“Taekwondo Joe” Pyfer has come a long in MMA

The South Jersey native overcame a difficult upbringing. Now he’s a ranked, 24-year-old MMA fighter with a 7-2 professional record.

Story by Lindsey Moppert

“Taekwondo Joe Pyfer,” the new kid from a scrappy small school in South Jersey, paced back and forth in a quiet corner of the Penncrest High School gym. He silently waited for the exhibition match against the hot shot of the school to start. 

“I’m walking back and forth,” Pyfer recalled, “and I’m like, ‘Man, I see everybody’s parents supporting their children and that just really bothered me because I was like I don’t have my mom, my dad or anybody supporting me.’”

No one beats Liam Frank, and definitely not his ego. Pyfer glanced around the room looking for anyone willing to bet on him. A stranger and new coach at the time but soon-to-be best friend, Will Harmon, stuck out his hand and gave Pyfer the spark he needed. 

“I look at Joe standing by himself,” Harmon recalled, “and I’m just like, ‘You got this Joe! You got it. Go get it.’ And that was it.”

“That was all I needed. That was a life changing moment for me,” Pyfer recounted. 

That was the day Pyfer established his name at Penncrest High School for something more than just “the new kid.” He went on to beat Liam in the wrestle-off and garnered a second look from his new school. 

“Holy crap, this kid’s the real deal,” Harmon said.

Flash forward eight years, and Joseph Pyfer is currently a 24-year old professional MMA fighter with an overall career 7-2-0 record. He has competed in 14 fights in just 3 years.  

“They call me ‘bodybagz’ because I put people away in the first round,” Pyfer said with a confidence that seemed like a far cry from the character he described in that scene eight years ago in the Penncrest High School gym. 

Pyfer is the third-ranked of 20 active New Jersey Pro Middleweights, the 10th-ranked of 68 active US Northeast Pro Middleweights, and the 43rd-ranked of 612 active United States Pro Middleweights. 

While his career has certainly come a long way, Pyfer currently finds himself in the midst of another bout with adversity.

In his most recent fight, back in August of 2020, Pyfer competed against 29-year old Dustin Stoltzfus, who elevated Pyfer in the ring.

 As they both landed, Pyfer’s right arm bent at a very disturbing angle.

He broke the radial head in his forearm and tore ligaments off his elbow on top of tearing his forearm muscle in half.

“This has been the strongest battle I’ve had mentally that I’ve ever had in my career. My arm will never be straight,” Pyfer said.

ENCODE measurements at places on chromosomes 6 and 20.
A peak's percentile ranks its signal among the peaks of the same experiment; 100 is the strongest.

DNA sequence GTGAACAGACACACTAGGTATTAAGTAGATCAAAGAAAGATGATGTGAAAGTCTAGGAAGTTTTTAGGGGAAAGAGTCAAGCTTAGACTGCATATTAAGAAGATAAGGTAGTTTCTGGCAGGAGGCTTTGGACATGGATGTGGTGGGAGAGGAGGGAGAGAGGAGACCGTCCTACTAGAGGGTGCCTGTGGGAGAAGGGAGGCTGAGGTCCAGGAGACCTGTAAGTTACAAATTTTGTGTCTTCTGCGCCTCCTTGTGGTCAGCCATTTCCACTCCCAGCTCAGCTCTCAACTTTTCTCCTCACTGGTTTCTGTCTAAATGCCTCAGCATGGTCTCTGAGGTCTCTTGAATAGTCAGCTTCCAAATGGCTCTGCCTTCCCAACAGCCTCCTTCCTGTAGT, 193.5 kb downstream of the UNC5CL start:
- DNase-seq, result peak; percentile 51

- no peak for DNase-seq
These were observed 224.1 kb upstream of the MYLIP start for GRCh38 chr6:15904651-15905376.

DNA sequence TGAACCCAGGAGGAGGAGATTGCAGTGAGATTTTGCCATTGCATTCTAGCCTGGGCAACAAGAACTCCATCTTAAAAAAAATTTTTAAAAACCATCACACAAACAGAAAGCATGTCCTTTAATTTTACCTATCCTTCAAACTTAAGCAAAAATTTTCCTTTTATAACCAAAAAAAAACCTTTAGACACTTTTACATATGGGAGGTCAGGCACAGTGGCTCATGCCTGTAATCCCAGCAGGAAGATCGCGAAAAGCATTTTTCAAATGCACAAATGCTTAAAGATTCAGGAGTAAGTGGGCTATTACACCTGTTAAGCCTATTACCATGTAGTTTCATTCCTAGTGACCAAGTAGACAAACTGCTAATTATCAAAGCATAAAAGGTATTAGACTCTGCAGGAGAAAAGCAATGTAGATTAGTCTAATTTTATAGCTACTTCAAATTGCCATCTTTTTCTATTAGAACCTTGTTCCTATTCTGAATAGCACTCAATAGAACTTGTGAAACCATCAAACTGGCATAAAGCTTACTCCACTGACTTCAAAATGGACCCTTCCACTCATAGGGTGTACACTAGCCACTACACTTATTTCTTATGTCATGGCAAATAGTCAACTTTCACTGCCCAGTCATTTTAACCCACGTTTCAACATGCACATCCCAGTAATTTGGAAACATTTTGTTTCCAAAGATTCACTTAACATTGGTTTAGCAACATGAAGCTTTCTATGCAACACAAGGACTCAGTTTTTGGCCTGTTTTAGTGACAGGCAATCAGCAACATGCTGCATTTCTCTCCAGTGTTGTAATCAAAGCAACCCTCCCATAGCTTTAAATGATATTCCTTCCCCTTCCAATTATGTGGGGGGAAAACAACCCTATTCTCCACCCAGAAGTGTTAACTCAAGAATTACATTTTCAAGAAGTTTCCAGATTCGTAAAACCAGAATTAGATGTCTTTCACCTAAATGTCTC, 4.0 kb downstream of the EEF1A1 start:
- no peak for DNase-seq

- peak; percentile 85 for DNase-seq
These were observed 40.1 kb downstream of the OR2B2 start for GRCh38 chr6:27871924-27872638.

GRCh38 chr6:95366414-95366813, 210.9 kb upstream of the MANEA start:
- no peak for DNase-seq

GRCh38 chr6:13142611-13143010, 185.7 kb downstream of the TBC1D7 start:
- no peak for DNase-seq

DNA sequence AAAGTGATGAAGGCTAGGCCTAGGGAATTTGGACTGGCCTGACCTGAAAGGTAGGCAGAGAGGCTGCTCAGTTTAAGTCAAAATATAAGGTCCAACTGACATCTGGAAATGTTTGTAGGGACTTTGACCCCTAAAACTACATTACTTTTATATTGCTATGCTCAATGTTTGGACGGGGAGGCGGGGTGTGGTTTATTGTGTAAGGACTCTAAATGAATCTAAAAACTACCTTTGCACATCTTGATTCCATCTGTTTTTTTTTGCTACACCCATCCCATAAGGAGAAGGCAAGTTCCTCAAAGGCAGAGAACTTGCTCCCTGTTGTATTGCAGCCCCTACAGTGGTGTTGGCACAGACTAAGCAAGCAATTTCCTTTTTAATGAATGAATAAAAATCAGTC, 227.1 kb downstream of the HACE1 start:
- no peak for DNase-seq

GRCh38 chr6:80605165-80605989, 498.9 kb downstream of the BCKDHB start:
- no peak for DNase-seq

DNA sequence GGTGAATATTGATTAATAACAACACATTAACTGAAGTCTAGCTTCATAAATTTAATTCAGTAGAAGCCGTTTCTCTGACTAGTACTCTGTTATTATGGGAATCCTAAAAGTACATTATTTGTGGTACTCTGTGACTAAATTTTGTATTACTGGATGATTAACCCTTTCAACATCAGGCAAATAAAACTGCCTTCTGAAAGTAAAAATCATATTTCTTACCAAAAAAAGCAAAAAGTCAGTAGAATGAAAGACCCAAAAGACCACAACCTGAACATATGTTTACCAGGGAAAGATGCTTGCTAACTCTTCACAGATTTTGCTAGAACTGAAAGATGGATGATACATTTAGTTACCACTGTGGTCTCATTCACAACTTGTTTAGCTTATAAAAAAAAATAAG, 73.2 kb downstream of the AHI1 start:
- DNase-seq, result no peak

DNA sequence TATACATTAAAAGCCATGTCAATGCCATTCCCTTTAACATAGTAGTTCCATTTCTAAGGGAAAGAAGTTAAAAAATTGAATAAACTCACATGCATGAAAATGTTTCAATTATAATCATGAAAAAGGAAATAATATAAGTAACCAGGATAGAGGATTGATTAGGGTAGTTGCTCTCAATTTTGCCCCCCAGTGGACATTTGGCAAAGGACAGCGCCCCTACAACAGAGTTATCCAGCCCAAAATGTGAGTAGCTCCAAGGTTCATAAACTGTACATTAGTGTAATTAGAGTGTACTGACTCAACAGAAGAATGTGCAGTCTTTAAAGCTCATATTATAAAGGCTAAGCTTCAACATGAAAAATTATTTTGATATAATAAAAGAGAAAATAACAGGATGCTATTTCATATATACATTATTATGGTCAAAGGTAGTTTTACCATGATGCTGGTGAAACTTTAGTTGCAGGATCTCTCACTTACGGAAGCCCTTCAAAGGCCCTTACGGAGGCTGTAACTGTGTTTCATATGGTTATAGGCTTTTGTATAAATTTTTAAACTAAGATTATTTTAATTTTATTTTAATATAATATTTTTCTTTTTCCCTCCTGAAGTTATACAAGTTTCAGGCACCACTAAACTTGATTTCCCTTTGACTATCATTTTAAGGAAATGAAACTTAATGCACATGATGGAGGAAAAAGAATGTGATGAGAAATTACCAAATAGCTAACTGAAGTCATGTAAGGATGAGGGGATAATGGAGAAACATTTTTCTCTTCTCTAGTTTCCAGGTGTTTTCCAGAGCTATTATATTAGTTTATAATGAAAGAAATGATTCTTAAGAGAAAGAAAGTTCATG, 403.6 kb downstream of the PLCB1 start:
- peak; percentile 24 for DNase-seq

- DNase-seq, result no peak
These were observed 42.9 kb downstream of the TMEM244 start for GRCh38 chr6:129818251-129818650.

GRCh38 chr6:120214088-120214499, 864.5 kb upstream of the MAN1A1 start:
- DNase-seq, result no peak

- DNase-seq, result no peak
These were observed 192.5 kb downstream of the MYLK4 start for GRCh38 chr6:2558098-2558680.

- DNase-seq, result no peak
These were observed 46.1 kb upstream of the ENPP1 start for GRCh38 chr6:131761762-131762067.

But Pyfer’s strength and resilience from all of his life experiences have allowed him to keep pushing forward but also listen to his body and trust the recovery process. 

“My mind never left,” he said “Those five months I didn’t train, my mind never left the sport. I’d watch it. Think about it. I’d bet on it. I’m obsessed with it. I want to be one of the best to do it.”

Pyfer’s initial surgery was on Aug. 17, followed by five straight months of physical therapy. Currently, he is taking all of the correct steps in order to return to the ring soon. However, even with all of the right strides to full recovery, he is only approximately 60% back to where he used to be.

“I felt like my arm was falling off,” Pyfer recalled. 

Pyfer is hopeful that his comeback match will be close to the middle or end of the summer months in 2021. 

On just about all levels of play, whether that be in high school, college, the minor leagues or professional leagues, athletes have a driving factor for why they do what they do. For some, it’s the love for the game. 

For Pyfer, it’s a love for the game with a bit of a twist.

“I love the sport because you don’t need anyone else’s approval to do it,” he said. 

Pyfer spends hours getting kicked in his calves and beat up every single day in order to train to do it all over again in the ring. He’s a competitor and loves the sport for the fact that his success and failures is completely reliant on himself.

“I’m always scared,” he said.“That’s why I do this. And when I say scared, it’s not scared of the person. I’m scared of the failure, scared to get knocked out, scared to get injured, and what happened to my arm is what I feared the most.”

Fear, however, doesn’t push confidence out of the way for Pyfer.

“Nobody beats me until you beat me. I truly believe that,” he said. “I just believe that I can be the best in the world.”

Some of his previous coaches have even referred to Pyfer as “The rose that grows out of the sidewalk.” A unique nickname for sure, but one that undoubtedly matches his heart and will. 

Pyfer’s story started with his father, whose expectations were unmatchable due to the fact that he is an ex-UFC World Champion. 

“My dad was a boxing guy growing up,” Pyfer said, “ a hood rat from Kensington. I basically had no choice. He forced me into it, it didn’t matter if I liked it or not. I hated it as a kid.”

But he eventually grew to like it because he had control of his own success.